More and more middle-class students from China, India go to Canadian universities
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More and more middle-class students from China, India go to Canadian universities

More and more middle-class students from China, India go to Canadian universities

Canada is outpacing other countries in taking in post-secondary students into its higher education institutions, fueled by a successful government strategy and a growing middle class in emerging markets, new research by RBC Economics reveals.

While the North American country still only takes in a fraction of the numbers heading to firm favourites like the United States, United Kingdom and Australia, the international student cohort in Canadian universities has grown 130 percent compared to nearly a decade ago. The report traces this meteoric rise to a time even before US President Donald Trump’s travel ban spooked prospective students into heading north instead.

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“Federal government efforts to boost the number of international students here have coincided with rising middle-class incomes in some emerging market countries, spurring many prospective students to choose Canada,” the report wrote.

The report points to Canada’s International Education Strategy, which targeted countries with the most demand for international education successfully, as the main driver behind the growth in numbers.

China, India, Brazil, Mexico, North Africa and the Middle East and Vietnam have showed the greatest growth in foreign students to Canada in the past five years, helped along by a growing middle class in these emerging economies.

Chinese students dominate the international student cohort in Canadian universities, numbering 132,000 in 2016 (three times their size from a decade ago) – a situation Vice News attributes to a  robust economic growth and the (now phased out) one-child policy there. Canada’s economy is poised to reap the positive effects of this even if only a tiny fraction of the Chinese middle class send their children there.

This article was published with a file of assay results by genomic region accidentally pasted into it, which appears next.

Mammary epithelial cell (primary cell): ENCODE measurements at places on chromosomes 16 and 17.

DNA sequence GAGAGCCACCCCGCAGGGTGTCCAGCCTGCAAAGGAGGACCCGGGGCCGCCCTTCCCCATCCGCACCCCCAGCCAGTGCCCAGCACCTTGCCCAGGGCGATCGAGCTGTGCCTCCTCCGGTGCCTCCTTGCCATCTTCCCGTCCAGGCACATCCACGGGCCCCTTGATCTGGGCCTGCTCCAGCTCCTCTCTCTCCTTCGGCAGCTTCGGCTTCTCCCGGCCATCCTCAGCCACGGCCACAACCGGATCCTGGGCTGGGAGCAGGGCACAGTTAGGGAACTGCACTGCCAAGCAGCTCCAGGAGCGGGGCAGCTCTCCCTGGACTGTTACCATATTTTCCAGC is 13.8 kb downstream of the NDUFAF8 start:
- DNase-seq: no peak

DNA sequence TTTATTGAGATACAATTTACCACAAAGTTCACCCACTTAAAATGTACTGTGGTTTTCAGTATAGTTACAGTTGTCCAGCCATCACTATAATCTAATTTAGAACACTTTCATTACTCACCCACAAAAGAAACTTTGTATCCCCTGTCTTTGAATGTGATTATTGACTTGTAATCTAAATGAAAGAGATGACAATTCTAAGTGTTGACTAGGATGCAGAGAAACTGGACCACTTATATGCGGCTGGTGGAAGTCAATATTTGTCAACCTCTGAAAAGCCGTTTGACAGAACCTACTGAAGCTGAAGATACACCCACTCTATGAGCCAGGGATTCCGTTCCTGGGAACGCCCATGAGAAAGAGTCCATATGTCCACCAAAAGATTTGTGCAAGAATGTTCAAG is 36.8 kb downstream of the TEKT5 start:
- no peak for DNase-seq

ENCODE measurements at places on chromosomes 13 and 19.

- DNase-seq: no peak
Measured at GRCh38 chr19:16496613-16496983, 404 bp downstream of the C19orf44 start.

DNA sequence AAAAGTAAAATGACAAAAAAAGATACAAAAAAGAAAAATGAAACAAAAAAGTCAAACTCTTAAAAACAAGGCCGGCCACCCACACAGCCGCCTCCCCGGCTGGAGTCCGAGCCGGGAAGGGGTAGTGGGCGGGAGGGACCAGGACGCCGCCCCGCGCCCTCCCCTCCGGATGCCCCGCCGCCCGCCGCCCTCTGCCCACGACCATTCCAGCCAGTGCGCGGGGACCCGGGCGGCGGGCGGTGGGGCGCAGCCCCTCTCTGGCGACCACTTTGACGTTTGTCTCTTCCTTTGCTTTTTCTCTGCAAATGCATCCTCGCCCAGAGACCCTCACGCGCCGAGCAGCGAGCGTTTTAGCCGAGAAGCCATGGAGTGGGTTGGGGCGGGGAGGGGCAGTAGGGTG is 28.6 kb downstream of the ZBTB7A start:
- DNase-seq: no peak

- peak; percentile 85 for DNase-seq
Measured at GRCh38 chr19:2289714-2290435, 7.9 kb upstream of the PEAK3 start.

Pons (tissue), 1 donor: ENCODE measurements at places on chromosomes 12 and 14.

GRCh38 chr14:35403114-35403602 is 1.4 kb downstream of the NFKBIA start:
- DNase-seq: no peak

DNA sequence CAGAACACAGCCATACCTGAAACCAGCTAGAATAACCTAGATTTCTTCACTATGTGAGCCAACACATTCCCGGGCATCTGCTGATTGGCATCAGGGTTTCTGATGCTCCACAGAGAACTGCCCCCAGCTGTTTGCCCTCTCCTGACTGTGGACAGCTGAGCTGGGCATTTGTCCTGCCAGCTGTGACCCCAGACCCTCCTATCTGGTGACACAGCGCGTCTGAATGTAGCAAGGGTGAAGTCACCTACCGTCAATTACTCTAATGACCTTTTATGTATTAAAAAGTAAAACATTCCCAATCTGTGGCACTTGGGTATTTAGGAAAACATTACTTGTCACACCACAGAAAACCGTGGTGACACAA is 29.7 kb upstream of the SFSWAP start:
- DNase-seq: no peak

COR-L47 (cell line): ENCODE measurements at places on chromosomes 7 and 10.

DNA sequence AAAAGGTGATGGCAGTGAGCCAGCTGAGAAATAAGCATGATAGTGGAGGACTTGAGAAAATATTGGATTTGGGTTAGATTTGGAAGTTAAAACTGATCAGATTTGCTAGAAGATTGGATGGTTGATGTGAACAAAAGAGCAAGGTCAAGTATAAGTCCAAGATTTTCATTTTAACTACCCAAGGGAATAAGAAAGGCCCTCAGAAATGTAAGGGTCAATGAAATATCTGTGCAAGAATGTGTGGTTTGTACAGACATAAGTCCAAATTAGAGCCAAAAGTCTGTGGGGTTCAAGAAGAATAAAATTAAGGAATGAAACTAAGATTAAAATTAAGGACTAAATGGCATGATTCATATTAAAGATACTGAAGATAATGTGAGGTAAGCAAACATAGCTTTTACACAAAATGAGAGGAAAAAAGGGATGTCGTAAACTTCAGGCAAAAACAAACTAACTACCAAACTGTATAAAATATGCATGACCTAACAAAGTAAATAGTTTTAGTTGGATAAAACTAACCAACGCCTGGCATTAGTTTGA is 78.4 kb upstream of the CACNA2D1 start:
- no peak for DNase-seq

“A foreign post-secondary student spends an average of US$31,700 on tuition, books, accommodation, meals, transportation and discretionary spending each year,” writes Laura Cooper, Economist at RBC Economics and author of the report.

The number of students from India also experienced tremendous growth, increasing tenfold from a decade ago to 80,000 in 2016.

To boost these figures further, Canadian universities are also capitalising on the political events down south, for example, by waiving certain fees for students from countries that fell under the list of countries banned by the US earlier this year. Though too early to see how the Trump effect plays out, the report estimates a “further boost” to Canada’s higher education sector.

“Several schools are reporting that they have seen a surge in applications for the upcoming school year which is being attributed anecdotally to a Trump effect,” the report wrote, referring to an Inside Higher Education article that reported schools like Brock University, University of Waterloo and McMaster University receiving more international applications than usual.

The report also alluded to Canada’s quality of post-secondary education and its lower tuition fees compared to the US.

But as well as the country is currently doing in taking a big slice of the global talent pie, the key is how Canada retains talent from now on.

“Canada is showing success in attracting foreign talent. But over the longer term, the key will be its ability to retain talent, international and domestic,” the report wrote.

“Tapping into the talent produced by our institutions will be an important part of securing Canada’s current and future prosperity.”

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